One of these witnesses is Neil's erstwhile co-plaintiff, Becky Wallace. Wallace ceased to be a party to this litigation on April 18, 1991 when the court granted a joint motion, filed by Wallace and Dunn, to dismiss Wallace's claims


Because the record is silent on this issue, we need not at this time specify the type or quantum of evidence that should be required of an employer who seeks an early end to a period of backpay, lost wages, or liquidated damages based on after-acquired evidence


Neither party has argued the applicability of the Civil Rights Act of 1991, Pub.L. No. 102-166, 105 Stat. 1071 (1991) (the Act). We therefore have refrained from expressing any opinion on this issue, and have applied Title VII as it existed when this suit was commenced, prior to the passage of the Act. As a result, we have no occasion to consider the effect of after-acquired evidence on the damages remedies provided in the Act. See id. § 102, 105 Stat. at 1072-74. We note, however, that the approach we have adopted is fully consistent with the treatment accorded mixed-motive employer decisions by the Act. See id., § 107, 105 Stat. at 1075-76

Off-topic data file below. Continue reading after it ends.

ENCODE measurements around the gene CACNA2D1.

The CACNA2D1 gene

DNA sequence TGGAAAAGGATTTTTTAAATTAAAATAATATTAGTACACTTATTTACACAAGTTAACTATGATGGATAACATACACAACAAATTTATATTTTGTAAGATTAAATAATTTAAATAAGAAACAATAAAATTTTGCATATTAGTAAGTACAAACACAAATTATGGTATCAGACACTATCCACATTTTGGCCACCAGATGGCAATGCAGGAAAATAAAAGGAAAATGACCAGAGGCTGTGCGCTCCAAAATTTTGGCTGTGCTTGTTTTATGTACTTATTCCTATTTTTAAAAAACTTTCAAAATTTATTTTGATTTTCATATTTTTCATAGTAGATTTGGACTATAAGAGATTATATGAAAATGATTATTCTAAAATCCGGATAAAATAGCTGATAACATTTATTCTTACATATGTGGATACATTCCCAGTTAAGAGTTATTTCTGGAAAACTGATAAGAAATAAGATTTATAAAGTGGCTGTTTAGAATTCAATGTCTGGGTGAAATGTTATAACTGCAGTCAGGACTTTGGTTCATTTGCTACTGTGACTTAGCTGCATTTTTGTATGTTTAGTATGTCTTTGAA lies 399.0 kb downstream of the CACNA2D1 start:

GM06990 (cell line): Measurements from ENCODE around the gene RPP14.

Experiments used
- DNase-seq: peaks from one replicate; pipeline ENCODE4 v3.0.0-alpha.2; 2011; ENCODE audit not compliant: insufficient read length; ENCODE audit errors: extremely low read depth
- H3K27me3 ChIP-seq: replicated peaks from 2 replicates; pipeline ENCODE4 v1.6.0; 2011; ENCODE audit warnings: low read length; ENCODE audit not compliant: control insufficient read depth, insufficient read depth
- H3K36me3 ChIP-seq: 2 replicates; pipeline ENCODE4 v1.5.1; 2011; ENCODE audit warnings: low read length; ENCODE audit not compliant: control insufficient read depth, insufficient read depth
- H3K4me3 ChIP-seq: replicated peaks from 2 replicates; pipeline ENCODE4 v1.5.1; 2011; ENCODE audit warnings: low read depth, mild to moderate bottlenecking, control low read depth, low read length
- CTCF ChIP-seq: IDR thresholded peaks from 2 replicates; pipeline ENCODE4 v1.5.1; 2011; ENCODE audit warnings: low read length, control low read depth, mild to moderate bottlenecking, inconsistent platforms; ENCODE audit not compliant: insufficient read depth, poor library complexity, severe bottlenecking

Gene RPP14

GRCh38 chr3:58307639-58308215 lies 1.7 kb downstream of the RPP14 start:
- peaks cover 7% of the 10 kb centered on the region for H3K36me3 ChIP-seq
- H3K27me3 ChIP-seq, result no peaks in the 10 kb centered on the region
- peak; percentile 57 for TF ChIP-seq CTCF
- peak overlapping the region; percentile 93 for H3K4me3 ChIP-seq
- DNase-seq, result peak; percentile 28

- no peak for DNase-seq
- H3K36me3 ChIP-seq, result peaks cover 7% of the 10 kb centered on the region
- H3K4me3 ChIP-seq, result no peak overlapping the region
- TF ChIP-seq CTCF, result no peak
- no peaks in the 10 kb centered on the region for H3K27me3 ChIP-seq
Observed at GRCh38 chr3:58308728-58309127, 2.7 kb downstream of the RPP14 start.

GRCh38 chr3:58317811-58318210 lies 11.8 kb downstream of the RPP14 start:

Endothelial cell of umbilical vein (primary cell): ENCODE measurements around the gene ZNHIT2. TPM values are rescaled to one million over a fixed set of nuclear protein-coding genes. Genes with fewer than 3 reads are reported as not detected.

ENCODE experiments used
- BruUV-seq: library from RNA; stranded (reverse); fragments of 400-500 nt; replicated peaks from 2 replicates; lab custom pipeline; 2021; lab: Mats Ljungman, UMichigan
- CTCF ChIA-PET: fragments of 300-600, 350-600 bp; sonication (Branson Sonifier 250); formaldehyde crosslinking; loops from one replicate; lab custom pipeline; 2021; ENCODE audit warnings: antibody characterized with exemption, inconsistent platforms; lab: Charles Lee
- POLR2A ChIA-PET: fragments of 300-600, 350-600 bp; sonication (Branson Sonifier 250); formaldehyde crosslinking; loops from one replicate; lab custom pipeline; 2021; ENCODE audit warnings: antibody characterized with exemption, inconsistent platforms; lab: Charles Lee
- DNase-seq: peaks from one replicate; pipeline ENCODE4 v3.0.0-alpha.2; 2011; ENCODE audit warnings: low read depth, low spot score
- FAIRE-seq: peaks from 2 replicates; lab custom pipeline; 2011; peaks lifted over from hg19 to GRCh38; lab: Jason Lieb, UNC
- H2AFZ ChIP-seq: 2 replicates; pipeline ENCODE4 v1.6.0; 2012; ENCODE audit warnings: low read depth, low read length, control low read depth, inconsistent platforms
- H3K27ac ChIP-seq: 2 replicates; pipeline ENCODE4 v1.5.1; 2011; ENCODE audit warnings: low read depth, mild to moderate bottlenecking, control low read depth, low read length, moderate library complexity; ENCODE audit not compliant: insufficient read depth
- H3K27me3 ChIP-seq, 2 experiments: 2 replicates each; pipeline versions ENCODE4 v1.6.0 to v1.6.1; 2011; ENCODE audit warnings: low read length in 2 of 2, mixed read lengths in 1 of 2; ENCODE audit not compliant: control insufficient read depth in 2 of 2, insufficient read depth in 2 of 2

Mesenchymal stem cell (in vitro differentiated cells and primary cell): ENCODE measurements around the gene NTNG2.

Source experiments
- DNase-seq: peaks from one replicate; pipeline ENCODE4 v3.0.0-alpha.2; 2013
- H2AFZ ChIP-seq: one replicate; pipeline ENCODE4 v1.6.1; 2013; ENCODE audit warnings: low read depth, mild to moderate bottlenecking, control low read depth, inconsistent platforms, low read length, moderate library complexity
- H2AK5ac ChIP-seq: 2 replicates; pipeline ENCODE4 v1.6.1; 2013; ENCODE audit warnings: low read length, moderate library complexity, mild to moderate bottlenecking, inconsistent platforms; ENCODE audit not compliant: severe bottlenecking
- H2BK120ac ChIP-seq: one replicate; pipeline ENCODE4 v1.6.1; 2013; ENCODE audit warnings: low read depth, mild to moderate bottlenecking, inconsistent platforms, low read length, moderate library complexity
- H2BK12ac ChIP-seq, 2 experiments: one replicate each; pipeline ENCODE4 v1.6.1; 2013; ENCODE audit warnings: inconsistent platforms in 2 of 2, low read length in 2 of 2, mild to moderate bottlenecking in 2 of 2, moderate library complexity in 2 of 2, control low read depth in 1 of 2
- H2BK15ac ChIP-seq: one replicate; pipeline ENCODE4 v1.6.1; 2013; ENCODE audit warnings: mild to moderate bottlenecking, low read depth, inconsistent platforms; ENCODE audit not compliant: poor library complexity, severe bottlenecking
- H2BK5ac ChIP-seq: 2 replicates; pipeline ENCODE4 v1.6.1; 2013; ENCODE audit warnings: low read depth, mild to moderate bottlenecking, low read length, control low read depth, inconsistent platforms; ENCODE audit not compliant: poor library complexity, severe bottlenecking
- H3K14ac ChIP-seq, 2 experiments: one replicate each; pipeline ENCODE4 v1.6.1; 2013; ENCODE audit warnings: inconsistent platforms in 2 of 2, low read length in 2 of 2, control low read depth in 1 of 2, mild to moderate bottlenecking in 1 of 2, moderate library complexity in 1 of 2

Summary judgment may be granted to a defendant regarding only part of a claim for relief. Fed.R.Civ.P. 56(b)


Nothing in this opinion should be understood as affecting in any way Neil's state law claims


As discussed below, this was the situation presented in Summers v. State Farm Mut. Auto. Ins. Co., 864 F.2d 700 (10th Cir.1988)


See 42 U.S.C. §§ 2000e-2(a)(1) and 2000e-3(a) (West 1981)


See 29 U.S.C. § 206(d)(1), 215(a)(2) and § 215(a)(3) (West 1965)